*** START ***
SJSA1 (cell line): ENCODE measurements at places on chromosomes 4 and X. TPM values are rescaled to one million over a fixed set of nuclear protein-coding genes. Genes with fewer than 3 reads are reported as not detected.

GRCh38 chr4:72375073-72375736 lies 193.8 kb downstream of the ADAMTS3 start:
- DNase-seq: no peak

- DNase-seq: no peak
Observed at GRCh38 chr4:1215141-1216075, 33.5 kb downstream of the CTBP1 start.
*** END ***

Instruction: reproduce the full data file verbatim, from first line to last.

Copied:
SJSA1 (cell line): ENCODE measurements at places on chromosomes 4 and X. TPM values are rescaled to one million over a fixed set of nuclear protein-coding genes. Genes with fewer than 3 reads are reported as not detected.

GRCh38 chr4:72375073-72375736 lies 193.8 kb downstream of the ADAMTS3 start:
- DNase-seq: no peak

- DNase-seq: no peak
Observed at GRCh38 chr4:1215141-1216075, 33.5 kb downstream of the CTBP1 start.